First, we have seen the tags necessary for your SEO. A second time, those that can have an effect on SEO under certain specific conditions. It is now time to see those that are totally useless. They are just a superfluous waste of time! There are many of them, we have selected the most common ones for this article.
You will see in this article, that these tags are either repetition of what already exists elsewhere on your page or antediluvian meta tags with an informative purpose before Google …
Repetitive meta tags
Expiration/date – “Expiration” is used to note the expiration of the page and “date” is the date the page was created. Are any of your pages going to expire? Simply delete them if they are (by redirecting to a page that does not expire). And for “date”, create an XML sitemap and keep it updated. This is much more useful. No search engine takes them into account, so updating these two tags is useless.
Copyright – Look at the footer of your site. I assume it says “Copyright 20xx” in some form. So why say it twice?
Abstract – This tag is sometimes used to place a summary of the content. There is already the meta description, so why use this tag?
Cache-control – This tag is defined to control when and how often a page is cached in the browser. This information is best found in the HTTP header.
Resource Type – This is used to name the resource type of the page, such as “document”. Save time, the DTD (Document Type Definition) statement does it for you.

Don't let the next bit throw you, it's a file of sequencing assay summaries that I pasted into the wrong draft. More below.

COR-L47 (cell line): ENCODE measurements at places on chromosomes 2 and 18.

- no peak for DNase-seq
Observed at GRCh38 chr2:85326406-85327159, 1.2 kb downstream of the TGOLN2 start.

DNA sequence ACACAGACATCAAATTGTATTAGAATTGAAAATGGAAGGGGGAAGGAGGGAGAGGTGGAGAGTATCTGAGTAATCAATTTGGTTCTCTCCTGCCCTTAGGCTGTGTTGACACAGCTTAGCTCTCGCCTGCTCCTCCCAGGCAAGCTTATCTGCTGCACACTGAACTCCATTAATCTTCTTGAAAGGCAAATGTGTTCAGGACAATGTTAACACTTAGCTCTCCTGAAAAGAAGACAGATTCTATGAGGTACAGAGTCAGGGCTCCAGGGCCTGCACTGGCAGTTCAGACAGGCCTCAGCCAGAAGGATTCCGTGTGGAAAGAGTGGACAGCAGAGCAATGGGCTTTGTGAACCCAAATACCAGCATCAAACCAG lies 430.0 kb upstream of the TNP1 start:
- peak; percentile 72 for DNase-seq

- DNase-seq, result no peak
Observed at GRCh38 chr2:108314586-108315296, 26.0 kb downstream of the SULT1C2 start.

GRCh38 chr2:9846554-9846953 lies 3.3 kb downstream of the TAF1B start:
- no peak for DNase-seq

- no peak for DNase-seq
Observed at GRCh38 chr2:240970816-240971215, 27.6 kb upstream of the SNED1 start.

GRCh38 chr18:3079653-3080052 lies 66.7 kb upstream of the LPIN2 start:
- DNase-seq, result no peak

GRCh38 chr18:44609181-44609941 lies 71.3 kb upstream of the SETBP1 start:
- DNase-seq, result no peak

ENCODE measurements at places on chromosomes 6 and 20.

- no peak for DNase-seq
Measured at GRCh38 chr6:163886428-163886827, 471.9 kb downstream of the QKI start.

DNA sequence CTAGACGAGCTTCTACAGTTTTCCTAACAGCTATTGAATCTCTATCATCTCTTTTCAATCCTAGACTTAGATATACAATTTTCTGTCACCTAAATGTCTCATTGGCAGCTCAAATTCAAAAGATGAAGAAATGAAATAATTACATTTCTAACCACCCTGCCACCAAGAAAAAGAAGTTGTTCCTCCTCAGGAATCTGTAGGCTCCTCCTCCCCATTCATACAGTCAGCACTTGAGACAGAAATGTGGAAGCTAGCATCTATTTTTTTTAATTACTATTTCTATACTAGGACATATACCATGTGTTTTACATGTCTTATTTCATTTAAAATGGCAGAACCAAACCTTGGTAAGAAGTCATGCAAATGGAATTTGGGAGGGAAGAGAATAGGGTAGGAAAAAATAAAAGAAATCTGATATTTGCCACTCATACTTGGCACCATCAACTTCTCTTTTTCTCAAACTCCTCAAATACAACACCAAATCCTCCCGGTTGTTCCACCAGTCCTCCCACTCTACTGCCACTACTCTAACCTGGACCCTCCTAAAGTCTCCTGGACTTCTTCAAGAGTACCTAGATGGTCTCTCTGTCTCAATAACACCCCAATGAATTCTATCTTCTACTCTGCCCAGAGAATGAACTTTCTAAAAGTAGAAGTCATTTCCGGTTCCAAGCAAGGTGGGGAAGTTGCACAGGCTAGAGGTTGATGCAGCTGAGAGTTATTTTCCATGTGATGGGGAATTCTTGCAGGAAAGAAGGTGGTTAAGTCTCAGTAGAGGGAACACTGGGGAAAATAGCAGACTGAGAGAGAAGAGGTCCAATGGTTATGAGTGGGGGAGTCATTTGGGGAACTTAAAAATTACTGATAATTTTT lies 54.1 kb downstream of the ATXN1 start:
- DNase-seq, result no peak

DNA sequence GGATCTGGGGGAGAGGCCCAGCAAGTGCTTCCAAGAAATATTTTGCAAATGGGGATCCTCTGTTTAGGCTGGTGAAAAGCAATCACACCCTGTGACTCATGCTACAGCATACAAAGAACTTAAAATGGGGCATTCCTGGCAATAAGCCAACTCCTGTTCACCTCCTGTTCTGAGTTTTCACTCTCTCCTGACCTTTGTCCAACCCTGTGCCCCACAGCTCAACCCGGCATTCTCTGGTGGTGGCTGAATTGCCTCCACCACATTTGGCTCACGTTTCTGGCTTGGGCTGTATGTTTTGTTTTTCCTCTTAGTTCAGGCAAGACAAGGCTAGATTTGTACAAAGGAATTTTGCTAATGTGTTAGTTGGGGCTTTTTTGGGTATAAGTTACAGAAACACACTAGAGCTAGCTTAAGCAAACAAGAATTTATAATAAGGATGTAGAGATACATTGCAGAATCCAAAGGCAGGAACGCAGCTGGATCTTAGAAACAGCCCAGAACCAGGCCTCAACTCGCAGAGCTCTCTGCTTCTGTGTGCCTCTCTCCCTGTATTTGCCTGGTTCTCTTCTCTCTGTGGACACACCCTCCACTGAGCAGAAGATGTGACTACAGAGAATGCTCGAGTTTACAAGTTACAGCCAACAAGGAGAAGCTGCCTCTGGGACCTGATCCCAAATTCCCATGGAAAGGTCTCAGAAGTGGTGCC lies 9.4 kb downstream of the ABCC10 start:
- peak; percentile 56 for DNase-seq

Antediluvian meta tags
Author – This tag is used to name the author of the page. It is simply not necessary.
Distribution – The “distribution” value is supposed to control who can access the document. However, it is usually set to “global”. This implicitly implies that if the page is open (not password protected, like on an intranet), it is for the whole world. So, if the page is not password protected, Google will browse it no matter what the value of this tag is… So it is useless!
Generator – This one allows us to note which program created the page. Like “author”, it is useless.
Rating – This tag was used to indicate for which audience the content was intended: all audiences, 16 years and older, adults. Thus, it allowed indicating to search engines if the contents, and particularly the photos could be shocking for a young audience. Although interesting, this unique tag has been replaced by a plethora of others that have also fallen into disuse.
Revisit after – This meta tag is a command for robots to return to a page after a given period. It is not followed by any major search engine.
We’ve finished our three-part series on the different tags that can influence (or not) your SEO. We will come back in future articles on schema.org tags.
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